“At the beginning of 2006, I moved to Gotemba [Shizuoka Prefecture], near the team’s base. The mechanics, engineers and everybody helped me to settle in, check that the internet functioned and advise me on the different shopping centres – the things I needed to know in my new life.”



“We hit the ground running that first season. The opening fixture at Fuji was halted after running behind the Safety Car, but I won the first real race, at Suzuka. It was the perfect way to win everyone’s confidence. You may be wondering why Japanese teams like to recruit European, and especially French drivers when they have their own home-grown talent. Because I wasn’t alone. There were also Benoit Tréluyer, André Lotterer and others. Well, they appreciated our unruliness, how we would sometimes do things our way and not always follow instructions, albeit respectfully. They are incapable of that and found it amusing to observe us at work. There’s a Japanese proverb that says, “The nail that stands up gets hammered down”. We Europeans aren’t always like that, and that’s something that pleased them.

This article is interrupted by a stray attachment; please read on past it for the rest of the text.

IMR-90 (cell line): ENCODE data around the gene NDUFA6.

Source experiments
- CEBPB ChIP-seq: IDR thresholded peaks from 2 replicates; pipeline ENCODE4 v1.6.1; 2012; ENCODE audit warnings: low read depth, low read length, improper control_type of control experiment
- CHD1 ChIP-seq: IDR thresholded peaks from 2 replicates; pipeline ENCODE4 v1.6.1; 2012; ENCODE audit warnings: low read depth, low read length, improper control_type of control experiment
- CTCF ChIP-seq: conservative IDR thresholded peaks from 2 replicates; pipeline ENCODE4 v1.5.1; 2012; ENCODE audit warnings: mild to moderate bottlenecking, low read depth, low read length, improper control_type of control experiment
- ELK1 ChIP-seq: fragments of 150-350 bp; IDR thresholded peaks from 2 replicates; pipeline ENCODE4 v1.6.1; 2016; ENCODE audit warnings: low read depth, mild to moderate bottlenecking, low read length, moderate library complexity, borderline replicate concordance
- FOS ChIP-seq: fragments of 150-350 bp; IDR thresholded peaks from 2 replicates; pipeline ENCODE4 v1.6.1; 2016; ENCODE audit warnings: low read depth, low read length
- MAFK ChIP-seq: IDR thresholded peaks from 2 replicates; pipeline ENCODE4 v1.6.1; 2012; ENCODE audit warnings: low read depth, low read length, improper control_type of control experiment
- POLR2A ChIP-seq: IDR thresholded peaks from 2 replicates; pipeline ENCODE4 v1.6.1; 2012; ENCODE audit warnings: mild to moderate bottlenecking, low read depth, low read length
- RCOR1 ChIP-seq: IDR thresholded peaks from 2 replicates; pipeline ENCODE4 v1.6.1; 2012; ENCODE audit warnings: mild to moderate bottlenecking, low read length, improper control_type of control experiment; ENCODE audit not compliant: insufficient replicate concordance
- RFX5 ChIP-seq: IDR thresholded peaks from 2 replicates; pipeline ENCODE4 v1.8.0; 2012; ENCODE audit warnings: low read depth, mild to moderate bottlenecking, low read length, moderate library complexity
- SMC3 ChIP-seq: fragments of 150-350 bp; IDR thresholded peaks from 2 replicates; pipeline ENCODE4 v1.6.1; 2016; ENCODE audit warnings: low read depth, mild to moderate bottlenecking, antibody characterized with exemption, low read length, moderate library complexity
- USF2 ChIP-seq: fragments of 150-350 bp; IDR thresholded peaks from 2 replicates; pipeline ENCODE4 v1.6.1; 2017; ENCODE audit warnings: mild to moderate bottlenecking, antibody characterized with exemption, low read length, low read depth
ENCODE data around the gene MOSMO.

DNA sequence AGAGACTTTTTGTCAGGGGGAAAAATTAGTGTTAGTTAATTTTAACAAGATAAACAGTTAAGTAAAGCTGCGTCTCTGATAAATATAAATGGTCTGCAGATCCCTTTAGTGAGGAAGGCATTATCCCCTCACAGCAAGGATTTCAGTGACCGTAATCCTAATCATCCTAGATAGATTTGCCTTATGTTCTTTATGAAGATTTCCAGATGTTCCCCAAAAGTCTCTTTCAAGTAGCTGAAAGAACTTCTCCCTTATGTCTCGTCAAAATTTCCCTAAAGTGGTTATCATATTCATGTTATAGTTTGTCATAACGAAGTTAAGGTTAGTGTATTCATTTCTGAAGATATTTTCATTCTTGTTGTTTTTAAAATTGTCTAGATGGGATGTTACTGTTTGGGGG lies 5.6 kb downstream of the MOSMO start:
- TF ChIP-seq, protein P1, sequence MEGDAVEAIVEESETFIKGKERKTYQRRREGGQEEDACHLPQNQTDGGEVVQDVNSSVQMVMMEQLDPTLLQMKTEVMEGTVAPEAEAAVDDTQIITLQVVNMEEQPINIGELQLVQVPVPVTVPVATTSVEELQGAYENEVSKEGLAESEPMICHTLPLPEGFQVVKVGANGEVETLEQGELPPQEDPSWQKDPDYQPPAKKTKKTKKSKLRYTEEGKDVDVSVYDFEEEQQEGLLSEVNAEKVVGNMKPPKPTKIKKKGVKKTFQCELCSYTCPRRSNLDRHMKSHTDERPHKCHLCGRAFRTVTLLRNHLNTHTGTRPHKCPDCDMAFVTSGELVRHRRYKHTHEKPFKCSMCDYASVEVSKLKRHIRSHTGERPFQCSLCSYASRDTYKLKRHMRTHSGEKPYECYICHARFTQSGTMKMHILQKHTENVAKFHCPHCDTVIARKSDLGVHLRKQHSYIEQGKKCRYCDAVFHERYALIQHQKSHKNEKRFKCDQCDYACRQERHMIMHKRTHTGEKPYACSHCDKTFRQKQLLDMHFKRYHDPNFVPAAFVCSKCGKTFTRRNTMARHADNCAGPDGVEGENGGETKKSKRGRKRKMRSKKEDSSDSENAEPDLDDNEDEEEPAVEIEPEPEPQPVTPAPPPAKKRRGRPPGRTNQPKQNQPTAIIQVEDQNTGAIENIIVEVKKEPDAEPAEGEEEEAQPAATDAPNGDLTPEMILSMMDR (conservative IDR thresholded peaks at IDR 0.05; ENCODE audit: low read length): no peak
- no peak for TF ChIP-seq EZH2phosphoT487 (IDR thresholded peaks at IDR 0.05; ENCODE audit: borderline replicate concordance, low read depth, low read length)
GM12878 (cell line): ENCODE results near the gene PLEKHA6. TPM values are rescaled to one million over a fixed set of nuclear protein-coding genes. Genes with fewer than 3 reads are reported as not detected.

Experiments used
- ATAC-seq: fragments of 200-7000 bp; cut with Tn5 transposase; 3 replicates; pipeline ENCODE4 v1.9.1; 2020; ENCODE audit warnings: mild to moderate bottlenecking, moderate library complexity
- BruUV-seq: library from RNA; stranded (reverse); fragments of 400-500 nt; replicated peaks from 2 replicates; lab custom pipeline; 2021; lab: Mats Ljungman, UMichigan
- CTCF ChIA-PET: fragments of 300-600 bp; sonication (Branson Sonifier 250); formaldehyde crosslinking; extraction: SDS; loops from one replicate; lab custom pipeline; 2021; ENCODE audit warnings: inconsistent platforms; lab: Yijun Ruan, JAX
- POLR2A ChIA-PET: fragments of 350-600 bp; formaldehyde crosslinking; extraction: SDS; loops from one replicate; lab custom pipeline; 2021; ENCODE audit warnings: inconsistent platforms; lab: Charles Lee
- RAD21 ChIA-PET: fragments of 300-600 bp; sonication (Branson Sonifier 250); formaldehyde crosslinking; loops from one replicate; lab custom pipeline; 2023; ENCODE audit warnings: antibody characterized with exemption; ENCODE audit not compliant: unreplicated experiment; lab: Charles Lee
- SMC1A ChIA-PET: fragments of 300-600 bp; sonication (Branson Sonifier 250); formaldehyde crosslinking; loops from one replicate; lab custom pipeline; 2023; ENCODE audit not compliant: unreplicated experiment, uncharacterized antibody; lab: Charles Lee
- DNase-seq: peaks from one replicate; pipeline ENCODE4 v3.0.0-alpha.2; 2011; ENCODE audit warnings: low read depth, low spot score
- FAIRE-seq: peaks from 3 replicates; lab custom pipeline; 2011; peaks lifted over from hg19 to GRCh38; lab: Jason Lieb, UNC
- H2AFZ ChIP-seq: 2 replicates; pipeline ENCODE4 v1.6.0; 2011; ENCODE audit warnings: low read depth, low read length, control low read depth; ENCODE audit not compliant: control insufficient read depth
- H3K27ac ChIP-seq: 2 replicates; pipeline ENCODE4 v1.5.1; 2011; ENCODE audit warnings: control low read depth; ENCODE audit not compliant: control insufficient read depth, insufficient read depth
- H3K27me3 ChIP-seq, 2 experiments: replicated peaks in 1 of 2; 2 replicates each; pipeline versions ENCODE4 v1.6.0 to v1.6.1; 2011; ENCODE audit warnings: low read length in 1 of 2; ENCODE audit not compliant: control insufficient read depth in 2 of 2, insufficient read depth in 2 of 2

“I won both the Formula Nippon and SuperGT championships and spent several fantastic years in Japan which is such a clean, safe and respectful country. Accompanied by Gaëlle, now my wife, I lived in Gotemba initially, then in Tokyo, after obtaining permission from the boss. I was enchanted by everything: the culture, the food, the flavours… I would even wear a kimono occasionally for tea ceremonies.”

“At the circuits, we sparked the same sort of enthusiasm that F1 drivers generate in Europe. It was hard to walk through the paddock because of all the fans and, in keeping with tradition, I even had my own Manga portrait.

“When my first son was born, he received dozens and dozens of gifts from the fans. He also lived in Japan and still hankers after certain savours today. The whole family knows how to use chopsticks and we have a chalet in Switzerland that Gaëlle and I decided to baptise Gotemba, as a souvenir of our time in Japan.”



“On both the personal and professional levels, those years were an extremely formative experience for me and my family. We got to discover a new way of life in a country where there is a fundamental sense of respect, something that is vital with so many people occupying such little space, as is the case in Japan.”

“My career eventually brought me back to Europe, but I returned recently to Suzuka as F1 commentator for the French TV channel Canal+. While there, I saw that I still had my banner in the grandstands, along with those of Hamilton, Vettel and the rest. That’s Japanese fan loyalty for you!

“Today, my family and I are very happy where we are and there’s only one place that could tempt us away. That’s Japan. So it’s easy to guess how much I’m looking forward to traveling to Fuji with Team Peugeot TotalEnergies!”